Nonexistent geological expertise | Inquirer Opinion

Nonexistent geological expertise

A friend recently furnished me a copy of “Metro Manila Earthquake Vulnerability Assessment November 2014,” which was produced by Pacific Strategies & Assessments (PSA Group).

PSA Group is led by a New Zealander, two gentlemen from the United Kingdom, an Australian, and an American who is its Philippine director. Judging from its website (, its usual clients are multinational companies.


Its expertise seems to be in law enforcement and security, but its geological expertise seems nonexistent, as represented by the geological content of the document. Any sophomore undergraduate in the National Institute of Geological Sciences (NIGS) at the University of the Philippines Diliman would have a far superior grasp of earthquake hazards.

Some excerpts from the PSA document:


Page 3 conflates the “Pacific Ring of Fire” and Pacific Seismic Belt. The first refers to volcanism, the second to earthquakes. Although causally related, they are not identical.

Page 3 also calls “the ridge in the mid-Atlantic Ocean” the “third” seismic belt. Actually, the Mid-Atlantic Ridge is only a limited part of the Mid-Oceanic Ridge, the Earth’s longest, interconnected mountain system with branches in all the oceans.

Page 5: “Typically, when two plates collide a major earthquake will be felt in the nearby land mass. When the collision is under a seabed that is relatively far from a land mass, it creates a seaquake or tsunami, which nonetheless can affect the nearest land mass.”

Actually, any single plate collision occurs over millions of years, not only when a single earthquake occurs. And destructive tsunamis can be propagated across entire oceans.

Page 8 betrays unfamiliarity with or lack of attention to Philippine geography, misspelling Siquijor as “Siguijor.”

Page 11, discussing the 1991 Pinatubo eruption, says: “Typhoon Diding, which occurred immediately after the eruption, scattering water-soaked ash over a very large area and causing massive mudflows.”

Our NIGS sophomore would correctly tell us that Diding came during the paroxysmal eruption on June 15, 1991, that the eruption continued for months afterward, and that the lahars during the eruption and for years afterward were not “mudflows” but were slurries of water and eruption debris, largely sand, gravel and boulders with next to no mud content.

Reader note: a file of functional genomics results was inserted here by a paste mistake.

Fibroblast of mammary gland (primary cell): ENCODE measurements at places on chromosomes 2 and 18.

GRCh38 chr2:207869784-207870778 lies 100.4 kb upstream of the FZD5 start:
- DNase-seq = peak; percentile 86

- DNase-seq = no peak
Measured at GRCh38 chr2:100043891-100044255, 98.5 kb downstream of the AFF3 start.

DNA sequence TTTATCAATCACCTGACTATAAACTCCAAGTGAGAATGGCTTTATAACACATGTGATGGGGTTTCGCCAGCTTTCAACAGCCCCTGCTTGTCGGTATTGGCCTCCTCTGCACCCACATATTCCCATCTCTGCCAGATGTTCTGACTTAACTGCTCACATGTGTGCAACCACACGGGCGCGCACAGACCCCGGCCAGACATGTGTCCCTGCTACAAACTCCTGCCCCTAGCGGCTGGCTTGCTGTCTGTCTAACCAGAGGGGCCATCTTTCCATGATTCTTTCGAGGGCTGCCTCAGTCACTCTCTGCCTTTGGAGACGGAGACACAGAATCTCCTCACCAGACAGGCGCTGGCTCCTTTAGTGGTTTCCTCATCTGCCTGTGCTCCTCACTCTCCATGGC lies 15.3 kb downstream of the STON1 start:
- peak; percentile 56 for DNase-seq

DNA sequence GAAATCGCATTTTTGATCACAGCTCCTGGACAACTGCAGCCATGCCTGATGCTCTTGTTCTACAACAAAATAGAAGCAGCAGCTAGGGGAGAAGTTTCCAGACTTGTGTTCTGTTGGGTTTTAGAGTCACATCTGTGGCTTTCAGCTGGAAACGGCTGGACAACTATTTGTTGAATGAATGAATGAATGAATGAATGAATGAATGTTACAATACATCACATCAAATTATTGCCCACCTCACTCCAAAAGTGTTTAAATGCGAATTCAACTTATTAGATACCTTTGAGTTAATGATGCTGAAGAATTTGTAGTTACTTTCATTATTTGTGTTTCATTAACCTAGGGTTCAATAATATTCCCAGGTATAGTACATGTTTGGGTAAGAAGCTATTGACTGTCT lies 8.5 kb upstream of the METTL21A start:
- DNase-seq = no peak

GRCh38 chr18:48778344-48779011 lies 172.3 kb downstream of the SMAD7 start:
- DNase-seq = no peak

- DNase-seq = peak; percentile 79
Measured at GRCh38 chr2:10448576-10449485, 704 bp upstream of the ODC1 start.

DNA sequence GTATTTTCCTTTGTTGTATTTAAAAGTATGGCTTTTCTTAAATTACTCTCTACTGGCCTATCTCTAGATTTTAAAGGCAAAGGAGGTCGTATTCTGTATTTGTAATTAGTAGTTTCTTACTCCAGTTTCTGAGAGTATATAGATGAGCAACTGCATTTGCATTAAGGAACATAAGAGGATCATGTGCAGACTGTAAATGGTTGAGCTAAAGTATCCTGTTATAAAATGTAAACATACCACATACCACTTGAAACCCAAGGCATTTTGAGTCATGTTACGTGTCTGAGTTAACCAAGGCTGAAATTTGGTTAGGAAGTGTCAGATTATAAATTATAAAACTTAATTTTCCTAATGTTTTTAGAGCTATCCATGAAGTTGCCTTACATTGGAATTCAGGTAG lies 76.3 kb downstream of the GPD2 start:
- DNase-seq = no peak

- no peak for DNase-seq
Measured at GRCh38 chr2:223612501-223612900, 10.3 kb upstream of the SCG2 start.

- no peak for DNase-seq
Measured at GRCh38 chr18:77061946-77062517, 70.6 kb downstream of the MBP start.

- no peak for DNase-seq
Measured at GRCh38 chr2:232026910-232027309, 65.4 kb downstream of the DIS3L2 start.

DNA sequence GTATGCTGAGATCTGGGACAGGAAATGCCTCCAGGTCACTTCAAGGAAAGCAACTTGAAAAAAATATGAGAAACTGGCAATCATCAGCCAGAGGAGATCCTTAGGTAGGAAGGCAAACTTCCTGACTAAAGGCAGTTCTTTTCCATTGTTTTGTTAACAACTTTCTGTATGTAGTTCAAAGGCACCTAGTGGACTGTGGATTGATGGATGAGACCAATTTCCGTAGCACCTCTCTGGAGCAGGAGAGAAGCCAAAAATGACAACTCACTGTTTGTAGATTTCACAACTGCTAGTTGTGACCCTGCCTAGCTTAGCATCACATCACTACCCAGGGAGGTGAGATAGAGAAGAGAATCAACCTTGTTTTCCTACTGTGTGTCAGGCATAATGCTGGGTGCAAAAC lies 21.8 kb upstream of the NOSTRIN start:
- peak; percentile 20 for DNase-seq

My favorite part of the document, for its unintended humorous content, is on Page 13, discussing liquefaction:

“A closer evaluation of Metro Manila soil composition reveals that the region is dominated by quatemay allurium (Marikina, Pasig, Pateros, Taguig, Manila, Caloocan, Malabon, Navotas and parts of Makati, Valenzuela, Pasay and Parañaque), tuff and tuffaceious sediment (San Juan, Mandaluyong and parts of Quezon [City], Makati, Pasay and Parañaque), and pyroclastic flow deposit adobe (parts of Quezon [City], Pasig, Caloocan, Taguig and Muntinlupa).

“• Quatemay allurium is a mixture of clay, silt and gravel that is generally loose and not cemented together into solid rock. While these grounds are suitable for building foundations, they typically require compaction. This sediment is not suitable for construction of big infrastructures and buildings.

“• Tuff and tuffaceious sediment is a mixture of volcanic rock and mineral fragments. These grounds are generally suitable for foundations when well-drained and confined.

“• Pyrodastic flow deposit adobe is a mixture of sun-dried clay, rock, gravel and sand which is often mixed with straw or grass. While these grounds are suitable for foundations when well-drained and confined, they may require compaction.”

Here are my comments:

  1. “Quatemay” is misspelled “Quaternary,” where the “r” and the “n” were merged into an “m.” Quaternary must always be capitalized.
  2. “Allurium” is a misspelling for “alluvium.”
  3. “Tuffaceious” is a misspelling for “tuffaceous.”
  4. “Pyrodastic” is a misspelling for “pyroclastic,” where the “c” and the “l” were merged into a “d.”
  5. Most amusing is the characterization of “Pyrodastic flow deposit adobe.” Here, “adobe” is a Philippine colloquialism for pyroclastic-flow deposits, misapplied by the Spaniards from their experience in the Americas, where “adobe” was bricks of sun-dried clay mixed with grass. Pyroclastic-flow deposits, also called tuffs, are very well consolidated, have very low porosity, are hardly compactible, and thus are good building materials. These rocks are the firm foundation on which Batasang Pambansa and UP Diliman were built.

The shoddy scholarly quality of the document includes its lack of proper attribution of its sources of information. However, it is itself copyrighted!

Any organization seeking advice about the vulnerability of Metro Manila to earthquakes would be wise to refer instead, at no cost, to the excellent 2004 study, “Earthquake Impact Reduction Study for Metropolitan Manila, Republic of the Philippines,” which was conducted jointly by the Japan International Cooperation Agency, Metropolitan Manila Development Authority, and Philippine Institute of Volcanology and Seismology.

Why should any foreign or multinational entity seek advice about the Philippines from other than Filipino experts? Unfortunately, an attitude prevalent among all too many Filipinos is that foreigners are somehow more to be trusted. That calumny is all too often transmitted to naive foreigners.

Kelvin S. Rodolfo is professor emeritus of the Department of Earth and Environmental Sciences at the University of Illinois at Chicago, and corresponding member of the Philippine National Academy of Science and Technology.

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